Characters being unique is something that I’ve rarely seen in urban fantasy, but I think it’s really neat idea. The unpredictability keeps things fresh. For comparison: In the shows From Dusk Till Dawn and What We Do In The Shadows, every vampire apparently has a unique talent.

The splatterpunk game Actual F**king Monsters is built on this premise. You use a toolkit to build characters and there aren’t any prepared templates to copy. (Tho the author’s blog has some notes for converting Nightlife‘s kin races.)
 

Well, the issue is that in a lot of urban fantasy there's assumed to be a stronger commonality within types than is accepted in most superhero games or, really, if you look at the folklorical basis, in reality. The only general exception is in faery folk because, well, its virtually impossible.
 

AcererakTriple6

Autistic DM (he/him)
I would love for there to be a TTRPG for Percy Jackson, or at least a good equivalent for it. Demigods are an awesome part of the fantasy genre (the oldest literary work that we have happens to be a story about a demigod; The Epic of Gilgamesh) that seems to be lacking in TTRPG representation.

I also wish that there was an urban fantasy D&D 5e setting (Ravnica doesn't have most of the classic D&D races, and although I love Eberron, it's not as modern as I would like for an urban fantasy D&D setting). It would be awesome for there to be an official world with new takes on urban Orcs/Half-Orcs, Goblinoids, Dwarves, Elves, Gnomes, and other iconic D&D races.
 

There are a couple of games focused on demigods or semi-gods: Part Time Gods 2e, Scion 2e, and the Savage Worlds setting Olympus, Inc. Whether one finds any of those satisfactory is, of course, in the eye of the beholder.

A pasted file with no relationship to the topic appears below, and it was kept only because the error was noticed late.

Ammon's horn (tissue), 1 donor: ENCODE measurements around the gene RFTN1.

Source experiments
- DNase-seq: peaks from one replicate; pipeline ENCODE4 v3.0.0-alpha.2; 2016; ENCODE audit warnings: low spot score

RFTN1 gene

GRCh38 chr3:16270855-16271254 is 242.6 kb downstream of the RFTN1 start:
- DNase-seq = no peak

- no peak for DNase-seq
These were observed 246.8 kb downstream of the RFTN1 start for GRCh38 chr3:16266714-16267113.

Well, the issue is that in a lot of urban fantasy there's assumed to be a stronger commonality within types than is accepted in most superhero games or, really, if you look at the folklorical basis, in reality. The only general exception is in faery folk because, well, its virtually impossible.
In my experience of many bad paranormal romance novels, fairies are just human but with big slang words. The fair folk that haunt the nightmares of humanity are overshadowed by that, sadly.

I did have this idea for a vaguely Nightbane inspired night world where all the monsters draw their power from the same vague meta-origin (nightmares come to life), but otherwise every manifestation could be unique or run in family/infection lines.

I also wish that there was an urban fantasy D&D 5e setting (Ravnica doesn't have most of the classic D&D races, and although I love Eberron, it's not as modern as I would like for an urban fantasy D&D setting). It would be awesome for there to be an official world with new takes on urban Orcs/Half-Orcs, Goblinoids, Dwarves, Elves, Gnomes, and other iconic D&D races.
There was Urban Arcana in the d20 Modern line. Altho the magic was hidden from muggles by “Shadow.”

Language, please.
 
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I wouldn't judge urban fantasy handling of fey by the lowest common denominator; the ones in the Mercy Thompson books range from impressive to terrifying, and the ones in the Dresden books are at least interesting (Butcher also has four different kinds of vampires, and at least six kinds of werewolves, all of which show up in one book...)
 

Fenris-77

Small God of the Dozens
I would kill for a modern setting inspired by Dresden files. Okay that’s just a figure of speech.
Don't mind the FATE haters. I'm not actually a huge FATE guy myself, but the Dresden game is pretty much spot on. It's probably the only FATE game I'd willingly play. Also, if you're a Dresden fan, the rule book is worth reading just in spec. It's ostensibly written by one of the Alphas, with copious notes from Harry and Bob. It doesn't even matter if you play it, just read it.
 

Don't mind the FATE haters. I'm not actually a huge FATE guy myself, but the Dresden game is pretty much spot on. It's probably the only FATE game I'd willingly play. Also, if you're a Dresden fan, the rule book is worth reading just in spec. It's ostensibly written by one of the Alphas, with copious notes from Harry and Bob. It doesn't even matter if you play it, just read it.

Its an absolutely well put together game with a system that just doesn't work for me.